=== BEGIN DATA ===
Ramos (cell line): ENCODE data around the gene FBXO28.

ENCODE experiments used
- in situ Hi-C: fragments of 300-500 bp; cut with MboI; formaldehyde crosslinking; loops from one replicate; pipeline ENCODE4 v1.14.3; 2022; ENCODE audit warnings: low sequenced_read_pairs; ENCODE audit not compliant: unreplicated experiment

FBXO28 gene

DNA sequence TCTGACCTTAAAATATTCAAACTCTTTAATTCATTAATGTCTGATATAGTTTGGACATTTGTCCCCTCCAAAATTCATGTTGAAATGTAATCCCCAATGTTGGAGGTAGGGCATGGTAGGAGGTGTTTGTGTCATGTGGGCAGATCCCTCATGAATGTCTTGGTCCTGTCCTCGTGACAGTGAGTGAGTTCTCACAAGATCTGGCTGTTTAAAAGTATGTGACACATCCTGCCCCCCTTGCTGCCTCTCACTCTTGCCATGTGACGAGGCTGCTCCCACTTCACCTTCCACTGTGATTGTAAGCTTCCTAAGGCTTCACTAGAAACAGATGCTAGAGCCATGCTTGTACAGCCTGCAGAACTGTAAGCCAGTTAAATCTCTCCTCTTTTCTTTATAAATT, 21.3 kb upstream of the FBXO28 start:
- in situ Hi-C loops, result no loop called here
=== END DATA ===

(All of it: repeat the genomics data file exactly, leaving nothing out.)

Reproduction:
Ramos (cell line): ENCODE data around the gene FBXO28.

ENCODE experiments used
- in situ Hi-C: fragments of 300-500 bp; cut with MboI; formaldehyde crosslinking; loops from one replicate; pipeline ENCODE4 v1.14.3; 2022; ENCODE audit warnings: low sequenced_read_pairs; ENCODE audit not compliant: unreplicated experiment

FBXO28 gene

DNA sequence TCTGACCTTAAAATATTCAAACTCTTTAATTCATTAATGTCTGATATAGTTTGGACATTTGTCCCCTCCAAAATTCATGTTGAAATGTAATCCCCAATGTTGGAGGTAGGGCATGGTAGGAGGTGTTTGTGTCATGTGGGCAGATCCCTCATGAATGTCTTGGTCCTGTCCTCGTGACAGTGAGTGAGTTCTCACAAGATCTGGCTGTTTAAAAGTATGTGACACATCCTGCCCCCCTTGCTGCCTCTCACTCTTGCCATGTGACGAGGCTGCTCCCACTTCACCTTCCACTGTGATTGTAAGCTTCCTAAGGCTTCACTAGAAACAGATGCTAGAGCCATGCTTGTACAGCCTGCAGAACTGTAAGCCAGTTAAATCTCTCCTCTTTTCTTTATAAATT, 21.3 kb upstream of the FBXO28 start:
- in situ Hi-C loops, result no loop called here